One of the reasons for these Reading List posts is so I could work why I’m reading what I am. Like many comic fans, there’s I had a collecting phase, with bags and boards and unopened copies. There’s quite a bit of my collection that was purchased via inertia—and this reviewing process is something of an exercise in determining if I should continue to follow these series.
So one on my list that has had its position grow tenuous in the last few installments is Yumi Hotta and Takeshi Obata’s Hikaru No Go. It’s about Hikaru, a middle schooler who encounter’s the family bloodstained relic go board in the attic. When he does, he encounters Sai, the ghost of a Go master who still seeks the Divine Move. All of which is impetus for Hikaru’s natural talent and interest with Go to emerge, as he chases an early opponent who’s become a pro ahead of him. It’s obviously a collaboration, and Yumi Hotta is the writer, with Obata (best known for his work on Death Note) provides the visuals. Teamed books are common enough elsewhere, but it appears to be a rarity in Japan. And it’s a book for younger readers (<15) size="2">* Iwasaki 7 Dan’s suit is awesome. He’s wearing 70s curtains as a suit. Man, I should get a scanner or something.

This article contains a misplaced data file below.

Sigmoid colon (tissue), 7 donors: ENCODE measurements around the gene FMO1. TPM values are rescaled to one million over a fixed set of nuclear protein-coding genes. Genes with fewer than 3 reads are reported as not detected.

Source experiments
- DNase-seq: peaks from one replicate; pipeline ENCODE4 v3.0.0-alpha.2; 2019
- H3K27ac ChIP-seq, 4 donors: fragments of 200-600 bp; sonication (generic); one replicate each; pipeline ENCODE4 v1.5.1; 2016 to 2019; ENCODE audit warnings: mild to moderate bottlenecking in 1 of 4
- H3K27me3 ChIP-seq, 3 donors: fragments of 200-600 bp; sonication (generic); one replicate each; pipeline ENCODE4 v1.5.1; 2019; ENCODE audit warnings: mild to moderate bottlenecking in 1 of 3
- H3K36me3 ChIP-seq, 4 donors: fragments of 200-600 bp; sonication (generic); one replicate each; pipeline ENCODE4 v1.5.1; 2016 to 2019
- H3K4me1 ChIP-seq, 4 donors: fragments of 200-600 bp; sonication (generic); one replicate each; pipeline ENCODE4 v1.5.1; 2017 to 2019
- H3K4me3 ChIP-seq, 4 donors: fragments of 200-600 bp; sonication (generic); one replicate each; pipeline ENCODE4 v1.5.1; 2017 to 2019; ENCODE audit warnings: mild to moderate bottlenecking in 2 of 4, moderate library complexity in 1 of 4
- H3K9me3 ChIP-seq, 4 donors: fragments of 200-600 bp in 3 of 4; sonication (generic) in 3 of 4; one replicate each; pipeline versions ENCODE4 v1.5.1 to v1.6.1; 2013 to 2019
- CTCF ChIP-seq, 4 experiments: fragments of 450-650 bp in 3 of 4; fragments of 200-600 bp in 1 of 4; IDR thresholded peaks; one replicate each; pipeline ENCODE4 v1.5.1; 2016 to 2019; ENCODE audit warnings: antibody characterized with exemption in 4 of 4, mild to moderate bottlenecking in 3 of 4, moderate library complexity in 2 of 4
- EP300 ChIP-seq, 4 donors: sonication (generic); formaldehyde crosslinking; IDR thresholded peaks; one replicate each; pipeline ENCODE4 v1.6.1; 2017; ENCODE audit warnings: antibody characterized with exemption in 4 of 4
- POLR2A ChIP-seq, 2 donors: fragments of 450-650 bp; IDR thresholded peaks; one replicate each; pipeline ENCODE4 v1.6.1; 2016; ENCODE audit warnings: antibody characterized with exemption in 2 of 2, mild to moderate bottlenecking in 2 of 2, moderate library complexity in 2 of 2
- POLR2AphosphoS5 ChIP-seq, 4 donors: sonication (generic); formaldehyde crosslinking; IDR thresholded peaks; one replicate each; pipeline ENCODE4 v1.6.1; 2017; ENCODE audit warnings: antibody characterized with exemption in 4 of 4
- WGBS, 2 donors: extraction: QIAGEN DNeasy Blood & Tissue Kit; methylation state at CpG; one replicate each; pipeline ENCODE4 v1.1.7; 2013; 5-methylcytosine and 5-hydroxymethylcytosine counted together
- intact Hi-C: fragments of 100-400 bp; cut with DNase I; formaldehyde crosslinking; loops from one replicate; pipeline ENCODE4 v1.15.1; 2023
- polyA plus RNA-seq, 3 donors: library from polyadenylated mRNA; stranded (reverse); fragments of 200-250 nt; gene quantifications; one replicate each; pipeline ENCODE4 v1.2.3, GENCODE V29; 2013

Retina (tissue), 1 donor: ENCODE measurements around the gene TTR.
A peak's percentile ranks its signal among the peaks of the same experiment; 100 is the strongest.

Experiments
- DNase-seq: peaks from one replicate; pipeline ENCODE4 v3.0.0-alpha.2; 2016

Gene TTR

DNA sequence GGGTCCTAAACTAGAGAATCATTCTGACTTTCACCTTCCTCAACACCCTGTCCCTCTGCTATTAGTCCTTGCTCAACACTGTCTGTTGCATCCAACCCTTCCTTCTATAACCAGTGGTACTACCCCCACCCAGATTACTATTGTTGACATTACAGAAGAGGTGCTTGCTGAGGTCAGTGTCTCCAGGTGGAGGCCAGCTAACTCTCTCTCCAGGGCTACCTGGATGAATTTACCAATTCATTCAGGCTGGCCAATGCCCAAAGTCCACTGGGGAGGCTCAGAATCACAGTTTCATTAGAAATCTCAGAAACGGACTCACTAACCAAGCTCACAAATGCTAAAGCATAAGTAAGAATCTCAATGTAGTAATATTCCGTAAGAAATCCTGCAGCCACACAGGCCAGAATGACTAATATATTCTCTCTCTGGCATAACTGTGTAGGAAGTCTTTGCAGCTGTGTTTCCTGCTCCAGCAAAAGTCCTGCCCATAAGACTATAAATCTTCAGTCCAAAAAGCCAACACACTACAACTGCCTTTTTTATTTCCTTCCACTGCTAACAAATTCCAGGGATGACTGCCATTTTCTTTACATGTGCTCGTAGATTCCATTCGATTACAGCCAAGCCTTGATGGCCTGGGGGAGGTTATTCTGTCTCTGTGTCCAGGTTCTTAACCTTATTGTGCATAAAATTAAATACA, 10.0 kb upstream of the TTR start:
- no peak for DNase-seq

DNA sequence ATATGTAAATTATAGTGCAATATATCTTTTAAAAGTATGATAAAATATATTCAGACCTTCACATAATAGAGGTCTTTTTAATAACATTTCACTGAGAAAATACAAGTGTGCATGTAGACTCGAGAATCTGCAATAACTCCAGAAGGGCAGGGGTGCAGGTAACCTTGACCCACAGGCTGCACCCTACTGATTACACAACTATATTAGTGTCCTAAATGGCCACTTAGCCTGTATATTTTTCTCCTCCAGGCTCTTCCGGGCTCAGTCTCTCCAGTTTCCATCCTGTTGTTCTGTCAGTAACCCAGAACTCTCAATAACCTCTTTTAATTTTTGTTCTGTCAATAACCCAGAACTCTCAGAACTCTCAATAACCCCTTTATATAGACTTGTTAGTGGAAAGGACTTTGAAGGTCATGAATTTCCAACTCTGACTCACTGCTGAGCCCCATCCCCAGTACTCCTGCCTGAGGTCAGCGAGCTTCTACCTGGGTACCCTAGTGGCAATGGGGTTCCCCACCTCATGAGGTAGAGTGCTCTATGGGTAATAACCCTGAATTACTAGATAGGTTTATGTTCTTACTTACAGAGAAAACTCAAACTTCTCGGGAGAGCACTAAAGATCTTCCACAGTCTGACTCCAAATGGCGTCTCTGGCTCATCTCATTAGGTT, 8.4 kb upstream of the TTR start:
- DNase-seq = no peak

** Spider-Man may have come out of the recent Civil War fracas the best because he actually had a character arc that didn’t have a downward trajectory—accepting his identity and unmasking and all that. Batman could do with a revival “now less of a jerk” arc as a corrective to his recent portrayals. Otherwise, because Spider-Man’s personality doesn’t change story to story, they necessarily have to be plot, fun new adventure oriented. Even if they haven’t been fun in a while.